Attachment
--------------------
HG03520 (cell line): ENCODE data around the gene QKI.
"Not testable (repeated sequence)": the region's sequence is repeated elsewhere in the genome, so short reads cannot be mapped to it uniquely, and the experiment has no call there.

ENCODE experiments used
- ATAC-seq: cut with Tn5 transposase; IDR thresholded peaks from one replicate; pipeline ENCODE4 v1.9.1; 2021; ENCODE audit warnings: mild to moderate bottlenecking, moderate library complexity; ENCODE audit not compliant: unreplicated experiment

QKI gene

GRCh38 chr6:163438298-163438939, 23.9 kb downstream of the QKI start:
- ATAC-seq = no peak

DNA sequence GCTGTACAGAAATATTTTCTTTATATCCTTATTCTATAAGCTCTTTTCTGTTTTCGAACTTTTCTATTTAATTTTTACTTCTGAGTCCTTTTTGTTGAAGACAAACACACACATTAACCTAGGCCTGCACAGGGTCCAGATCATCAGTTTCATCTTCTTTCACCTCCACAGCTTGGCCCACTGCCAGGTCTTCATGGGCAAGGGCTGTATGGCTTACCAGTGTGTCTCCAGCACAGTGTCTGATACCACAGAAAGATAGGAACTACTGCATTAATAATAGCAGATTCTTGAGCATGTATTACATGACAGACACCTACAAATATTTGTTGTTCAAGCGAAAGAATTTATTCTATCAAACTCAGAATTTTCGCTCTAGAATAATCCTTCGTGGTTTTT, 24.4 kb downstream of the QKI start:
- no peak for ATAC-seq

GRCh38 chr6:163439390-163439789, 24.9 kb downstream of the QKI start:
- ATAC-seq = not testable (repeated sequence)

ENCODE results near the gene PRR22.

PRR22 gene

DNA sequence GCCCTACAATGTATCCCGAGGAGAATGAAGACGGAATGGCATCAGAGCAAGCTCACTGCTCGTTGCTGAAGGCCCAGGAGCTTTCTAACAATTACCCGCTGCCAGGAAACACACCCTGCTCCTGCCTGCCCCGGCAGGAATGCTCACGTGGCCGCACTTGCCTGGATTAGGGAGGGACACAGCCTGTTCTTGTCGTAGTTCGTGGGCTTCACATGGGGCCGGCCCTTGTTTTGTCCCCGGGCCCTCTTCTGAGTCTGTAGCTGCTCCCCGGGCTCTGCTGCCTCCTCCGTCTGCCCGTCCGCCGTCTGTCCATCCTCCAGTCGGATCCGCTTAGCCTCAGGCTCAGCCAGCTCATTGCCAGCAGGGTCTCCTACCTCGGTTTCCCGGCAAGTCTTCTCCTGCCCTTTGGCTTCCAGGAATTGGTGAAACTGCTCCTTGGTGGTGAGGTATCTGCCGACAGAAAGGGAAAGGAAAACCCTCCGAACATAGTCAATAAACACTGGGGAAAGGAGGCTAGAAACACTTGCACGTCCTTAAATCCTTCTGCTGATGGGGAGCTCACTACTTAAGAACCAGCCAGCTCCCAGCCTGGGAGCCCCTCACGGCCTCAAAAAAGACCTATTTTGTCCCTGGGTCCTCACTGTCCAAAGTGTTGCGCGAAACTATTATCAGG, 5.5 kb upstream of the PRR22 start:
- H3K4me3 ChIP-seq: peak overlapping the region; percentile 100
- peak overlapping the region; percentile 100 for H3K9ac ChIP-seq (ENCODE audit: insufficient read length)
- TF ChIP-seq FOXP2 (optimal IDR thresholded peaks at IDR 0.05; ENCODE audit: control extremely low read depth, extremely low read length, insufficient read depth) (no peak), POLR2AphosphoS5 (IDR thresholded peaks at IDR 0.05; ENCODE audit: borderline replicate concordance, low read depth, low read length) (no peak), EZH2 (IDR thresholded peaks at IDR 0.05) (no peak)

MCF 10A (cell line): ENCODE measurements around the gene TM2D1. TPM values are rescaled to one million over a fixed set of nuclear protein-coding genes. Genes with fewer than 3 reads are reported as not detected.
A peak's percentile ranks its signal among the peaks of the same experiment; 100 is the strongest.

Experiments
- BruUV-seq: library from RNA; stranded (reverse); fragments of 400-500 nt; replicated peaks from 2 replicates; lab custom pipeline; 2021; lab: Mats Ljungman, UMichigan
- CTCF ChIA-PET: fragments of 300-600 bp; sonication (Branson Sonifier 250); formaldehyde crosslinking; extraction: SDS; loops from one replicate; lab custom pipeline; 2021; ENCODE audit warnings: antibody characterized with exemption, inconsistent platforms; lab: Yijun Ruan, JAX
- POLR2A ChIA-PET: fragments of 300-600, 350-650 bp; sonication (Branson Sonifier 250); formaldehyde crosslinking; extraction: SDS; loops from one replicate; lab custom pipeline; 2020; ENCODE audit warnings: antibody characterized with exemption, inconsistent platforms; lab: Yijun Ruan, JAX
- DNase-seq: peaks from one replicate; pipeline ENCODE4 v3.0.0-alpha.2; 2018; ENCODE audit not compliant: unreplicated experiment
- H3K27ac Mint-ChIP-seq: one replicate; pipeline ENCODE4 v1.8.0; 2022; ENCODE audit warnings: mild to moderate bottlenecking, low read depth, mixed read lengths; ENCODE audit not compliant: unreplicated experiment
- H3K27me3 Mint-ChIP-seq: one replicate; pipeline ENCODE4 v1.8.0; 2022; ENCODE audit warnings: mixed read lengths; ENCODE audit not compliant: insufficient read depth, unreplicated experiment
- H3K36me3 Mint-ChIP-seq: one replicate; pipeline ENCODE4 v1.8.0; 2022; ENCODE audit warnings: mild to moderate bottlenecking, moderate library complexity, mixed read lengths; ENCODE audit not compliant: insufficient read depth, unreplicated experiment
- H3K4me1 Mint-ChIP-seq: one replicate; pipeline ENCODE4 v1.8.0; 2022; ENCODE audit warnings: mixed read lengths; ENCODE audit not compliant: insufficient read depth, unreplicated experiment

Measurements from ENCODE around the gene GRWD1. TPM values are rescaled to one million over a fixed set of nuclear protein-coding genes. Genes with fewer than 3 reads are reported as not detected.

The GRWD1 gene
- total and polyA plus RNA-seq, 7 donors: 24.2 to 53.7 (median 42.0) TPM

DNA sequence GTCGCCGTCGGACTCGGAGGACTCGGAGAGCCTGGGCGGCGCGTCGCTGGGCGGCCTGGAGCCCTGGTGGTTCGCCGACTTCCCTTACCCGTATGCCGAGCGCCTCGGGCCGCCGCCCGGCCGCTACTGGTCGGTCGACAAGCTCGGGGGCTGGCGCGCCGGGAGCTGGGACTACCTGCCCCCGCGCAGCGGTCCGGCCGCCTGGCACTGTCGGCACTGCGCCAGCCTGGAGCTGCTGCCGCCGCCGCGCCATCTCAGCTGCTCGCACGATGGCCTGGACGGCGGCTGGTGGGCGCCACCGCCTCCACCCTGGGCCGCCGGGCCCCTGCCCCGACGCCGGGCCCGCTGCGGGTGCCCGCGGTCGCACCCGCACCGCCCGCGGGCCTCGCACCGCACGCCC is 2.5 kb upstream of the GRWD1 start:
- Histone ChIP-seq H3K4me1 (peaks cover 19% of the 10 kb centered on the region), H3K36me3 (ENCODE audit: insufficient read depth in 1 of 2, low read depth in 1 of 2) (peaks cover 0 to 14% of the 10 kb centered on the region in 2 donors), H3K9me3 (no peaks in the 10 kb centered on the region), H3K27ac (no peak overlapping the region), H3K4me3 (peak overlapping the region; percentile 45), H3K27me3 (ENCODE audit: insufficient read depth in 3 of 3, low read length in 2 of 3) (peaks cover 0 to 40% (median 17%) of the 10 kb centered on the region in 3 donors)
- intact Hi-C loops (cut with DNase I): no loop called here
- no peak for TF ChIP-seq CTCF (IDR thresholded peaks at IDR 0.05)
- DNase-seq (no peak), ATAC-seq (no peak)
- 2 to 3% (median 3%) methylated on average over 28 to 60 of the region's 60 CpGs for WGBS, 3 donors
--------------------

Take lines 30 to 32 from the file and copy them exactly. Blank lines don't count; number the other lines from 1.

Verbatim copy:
The GRWD1 gene
- total and polyA plus RNA-seq, 7 donors: 24.2 to 53.7 (median 42.0) TPM

DNA sequence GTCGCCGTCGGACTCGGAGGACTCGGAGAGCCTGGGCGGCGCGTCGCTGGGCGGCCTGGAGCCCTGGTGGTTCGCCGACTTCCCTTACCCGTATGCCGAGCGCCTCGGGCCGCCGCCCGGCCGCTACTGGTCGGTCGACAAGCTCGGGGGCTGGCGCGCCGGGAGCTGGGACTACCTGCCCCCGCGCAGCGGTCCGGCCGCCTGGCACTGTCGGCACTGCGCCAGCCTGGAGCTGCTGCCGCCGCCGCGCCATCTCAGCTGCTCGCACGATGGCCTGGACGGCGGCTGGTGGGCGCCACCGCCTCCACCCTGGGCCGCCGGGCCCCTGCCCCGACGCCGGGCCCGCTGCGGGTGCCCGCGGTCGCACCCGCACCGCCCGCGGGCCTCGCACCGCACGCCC is 2.5 kb upstream of the GRWD1 start: